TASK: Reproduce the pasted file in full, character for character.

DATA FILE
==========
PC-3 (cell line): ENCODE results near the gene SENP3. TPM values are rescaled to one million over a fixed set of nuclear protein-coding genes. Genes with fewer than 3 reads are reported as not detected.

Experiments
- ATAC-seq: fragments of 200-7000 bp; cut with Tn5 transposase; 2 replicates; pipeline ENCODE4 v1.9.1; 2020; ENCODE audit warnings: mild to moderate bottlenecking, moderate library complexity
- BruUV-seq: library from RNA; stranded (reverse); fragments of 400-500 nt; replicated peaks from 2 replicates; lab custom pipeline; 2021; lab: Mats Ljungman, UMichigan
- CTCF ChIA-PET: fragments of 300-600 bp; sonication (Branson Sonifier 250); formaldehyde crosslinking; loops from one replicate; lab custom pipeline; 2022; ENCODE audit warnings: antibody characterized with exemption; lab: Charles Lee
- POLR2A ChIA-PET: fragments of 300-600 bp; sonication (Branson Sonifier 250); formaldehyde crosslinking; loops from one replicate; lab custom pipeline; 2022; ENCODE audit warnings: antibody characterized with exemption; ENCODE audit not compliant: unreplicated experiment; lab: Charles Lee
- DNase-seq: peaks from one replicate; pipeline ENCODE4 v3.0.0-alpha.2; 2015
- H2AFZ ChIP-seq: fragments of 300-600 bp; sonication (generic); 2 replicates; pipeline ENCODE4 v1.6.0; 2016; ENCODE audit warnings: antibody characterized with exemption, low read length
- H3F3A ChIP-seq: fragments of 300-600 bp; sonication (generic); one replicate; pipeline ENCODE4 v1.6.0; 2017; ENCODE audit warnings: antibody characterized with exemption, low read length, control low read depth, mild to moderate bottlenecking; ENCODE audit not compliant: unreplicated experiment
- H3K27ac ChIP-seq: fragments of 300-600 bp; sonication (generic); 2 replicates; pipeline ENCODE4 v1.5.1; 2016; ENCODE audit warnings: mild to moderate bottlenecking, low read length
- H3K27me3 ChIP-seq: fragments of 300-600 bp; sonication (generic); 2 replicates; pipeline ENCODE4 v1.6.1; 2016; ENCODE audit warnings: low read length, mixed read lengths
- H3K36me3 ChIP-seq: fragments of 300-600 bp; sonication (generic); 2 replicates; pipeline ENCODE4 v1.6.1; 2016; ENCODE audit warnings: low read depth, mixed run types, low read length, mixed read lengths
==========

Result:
PC-3 (cell line): ENCODE results near the gene SENP3. TPM values are rescaled to one million over a fixed set of nuclear protein-coding genes. Genes with fewer than 3 reads are reported as not detected.

Experiments
- ATAC-seq: fragments of 200-7000 bp; cut with Tn5 transposase; 2 replicates; pipeline ENCODE4 v1.9.1; 2020; ENCODE audit warnings: mild to moderate bottlenecking, moderate library complexity
- BruUV-seq: library from RNA; stranded (reverse); fragments of 400-500 nt; replicated peaks from 2 replicates; lab custom pipeline; 2021; lab: Mats Ljungman, UMichigan
- CTCF ChIA-PET: fragments of 300-600 bp; sonication (Branson Sonifier 250); formaldehyde crosslinking; loops from one replicate; lab custom pipeline; 2022; ENCODE audit warnings: antibody characterized with exemption; lab: Charles Lee
- POLR2A ChIA-PET: fragments of 300-600 bp; sonication (Branson Sonifier 250); formaldehyde crosslinking; loops from one replicate; lab custom pipeline; 2022; ENCODE audit warnings: antibody characterized with exemption; ENCODE audit not compliant: unreplicated experiment; lab: Charles Lee
- DNase-seq: peaks from one replicate; pipeline ENCODE4 v3.0.0-alpha.2; 2015
- H2AFZ ChIP-seq: fragments of 300-600 bp; sonication (generic); 2 replicates; pipeline ENCODE4 v1.6.0; 2016; ENCODE audit warnings: antibody characterized with exemption, low read length
- H3F3A ChIP-seq: fragments of 300-600 bp; sonication (generic); one replicate; pipeline ENCODE4 v1.6.0; 2017; ENCODE audit warnings: antibody characterized with exemption, low read length, control low read depth, mild to moderate bottlenecking; ENCODE audit not compliant: unreplicated experiment
- H3K27ac ChIP-seq: fragments of 300-600 bp; sonication (generic); 2 replicates; pipeline ENCODE4 v1.5.1; 2016; ENCODE audit warnings: mild to moderate bottlenecking, low read length
- H3K27me3 ChIP-seq: fragments of 300-600 bp; sonication (generic); 2 replicates; pipeline ENCODE4 v1.6.1; 2016; ENCODE audit warnings: low read length, mixed read lengths
- H3K36me3 ChIP-seq: fragments of 300-600 bp; sonication (generic); 2 replicates; pipeline ENCODE4 v1.6.1; 2016; ENCODE audit warnings: low read depth, mixed run types, low read length, mixed read lengths